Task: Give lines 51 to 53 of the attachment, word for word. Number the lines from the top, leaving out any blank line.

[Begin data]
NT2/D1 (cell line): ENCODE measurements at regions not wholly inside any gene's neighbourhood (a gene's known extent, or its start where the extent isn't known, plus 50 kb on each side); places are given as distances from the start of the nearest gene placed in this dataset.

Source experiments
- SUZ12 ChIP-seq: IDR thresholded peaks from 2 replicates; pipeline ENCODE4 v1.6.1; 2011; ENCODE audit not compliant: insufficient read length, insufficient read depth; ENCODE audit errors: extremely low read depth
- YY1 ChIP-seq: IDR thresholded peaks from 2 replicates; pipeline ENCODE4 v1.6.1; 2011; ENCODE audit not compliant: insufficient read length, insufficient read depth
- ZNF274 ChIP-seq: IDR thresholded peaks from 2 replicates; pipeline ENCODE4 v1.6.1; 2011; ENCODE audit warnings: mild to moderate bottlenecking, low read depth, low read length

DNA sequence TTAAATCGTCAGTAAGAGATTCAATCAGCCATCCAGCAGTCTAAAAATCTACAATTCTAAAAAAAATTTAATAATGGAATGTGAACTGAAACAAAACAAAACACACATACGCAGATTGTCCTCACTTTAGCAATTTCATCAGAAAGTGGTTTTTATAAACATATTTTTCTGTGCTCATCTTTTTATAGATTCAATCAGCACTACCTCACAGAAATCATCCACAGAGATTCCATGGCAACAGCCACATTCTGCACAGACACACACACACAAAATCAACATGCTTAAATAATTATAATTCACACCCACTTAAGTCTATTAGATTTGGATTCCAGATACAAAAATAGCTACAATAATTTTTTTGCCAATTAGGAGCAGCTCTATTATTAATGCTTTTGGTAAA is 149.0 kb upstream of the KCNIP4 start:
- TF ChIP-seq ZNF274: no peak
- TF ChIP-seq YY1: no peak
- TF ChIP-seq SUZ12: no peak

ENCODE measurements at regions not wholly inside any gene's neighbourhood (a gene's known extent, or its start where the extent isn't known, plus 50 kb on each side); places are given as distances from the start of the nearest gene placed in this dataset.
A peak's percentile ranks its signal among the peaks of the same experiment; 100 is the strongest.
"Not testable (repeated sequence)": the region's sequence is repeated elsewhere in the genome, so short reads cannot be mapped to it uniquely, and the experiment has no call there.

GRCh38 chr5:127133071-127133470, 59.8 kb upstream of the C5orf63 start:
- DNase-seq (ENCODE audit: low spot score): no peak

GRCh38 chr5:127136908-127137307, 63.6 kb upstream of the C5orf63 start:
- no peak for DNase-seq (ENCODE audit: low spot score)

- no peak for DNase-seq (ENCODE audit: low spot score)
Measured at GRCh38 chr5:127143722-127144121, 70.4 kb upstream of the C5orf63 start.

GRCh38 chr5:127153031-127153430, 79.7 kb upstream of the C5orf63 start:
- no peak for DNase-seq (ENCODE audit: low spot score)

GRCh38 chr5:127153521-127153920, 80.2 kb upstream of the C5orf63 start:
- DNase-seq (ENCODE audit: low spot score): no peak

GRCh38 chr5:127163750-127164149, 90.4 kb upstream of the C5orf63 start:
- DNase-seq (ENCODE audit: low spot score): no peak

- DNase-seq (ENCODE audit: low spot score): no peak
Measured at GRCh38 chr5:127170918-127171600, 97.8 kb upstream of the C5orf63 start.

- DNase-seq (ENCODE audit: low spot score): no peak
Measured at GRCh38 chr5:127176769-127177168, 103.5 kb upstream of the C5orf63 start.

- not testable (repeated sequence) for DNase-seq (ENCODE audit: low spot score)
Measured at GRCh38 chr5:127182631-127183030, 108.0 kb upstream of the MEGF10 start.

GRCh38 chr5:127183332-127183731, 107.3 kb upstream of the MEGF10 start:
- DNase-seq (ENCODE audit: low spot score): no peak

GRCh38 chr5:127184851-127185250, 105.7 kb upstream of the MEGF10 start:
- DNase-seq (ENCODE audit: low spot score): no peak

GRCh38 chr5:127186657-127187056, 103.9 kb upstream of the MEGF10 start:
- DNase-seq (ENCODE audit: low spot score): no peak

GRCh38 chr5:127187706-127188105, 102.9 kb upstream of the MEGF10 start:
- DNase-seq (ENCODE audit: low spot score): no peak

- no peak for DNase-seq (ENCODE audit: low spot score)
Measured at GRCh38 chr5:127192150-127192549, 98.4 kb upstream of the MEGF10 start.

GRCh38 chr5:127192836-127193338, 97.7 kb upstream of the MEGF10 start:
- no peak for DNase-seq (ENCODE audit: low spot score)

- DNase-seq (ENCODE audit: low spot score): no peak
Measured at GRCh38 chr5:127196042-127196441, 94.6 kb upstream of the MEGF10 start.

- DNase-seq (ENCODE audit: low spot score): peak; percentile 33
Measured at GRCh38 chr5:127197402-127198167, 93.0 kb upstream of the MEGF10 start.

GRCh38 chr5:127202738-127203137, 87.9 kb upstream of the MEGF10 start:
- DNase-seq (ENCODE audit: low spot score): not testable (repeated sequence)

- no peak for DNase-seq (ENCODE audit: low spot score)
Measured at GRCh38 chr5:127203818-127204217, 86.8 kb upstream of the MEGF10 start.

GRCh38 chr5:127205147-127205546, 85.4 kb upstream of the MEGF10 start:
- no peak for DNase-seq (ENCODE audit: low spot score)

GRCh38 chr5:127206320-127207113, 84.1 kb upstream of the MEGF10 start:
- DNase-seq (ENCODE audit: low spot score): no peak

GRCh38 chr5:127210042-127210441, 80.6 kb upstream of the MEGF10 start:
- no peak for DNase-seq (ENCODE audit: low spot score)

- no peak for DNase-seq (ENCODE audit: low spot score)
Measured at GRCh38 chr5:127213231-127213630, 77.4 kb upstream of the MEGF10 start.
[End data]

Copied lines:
GRCh38 chr5:127205147-127205546, 85.4 kb upstream of the MEGF10 start:
- no peak for DNase-seq (ENCODE audit: low spot score)

GRCh38 chr5:127206320-127207113, 84.1 kb upstream of the MEGF10 start: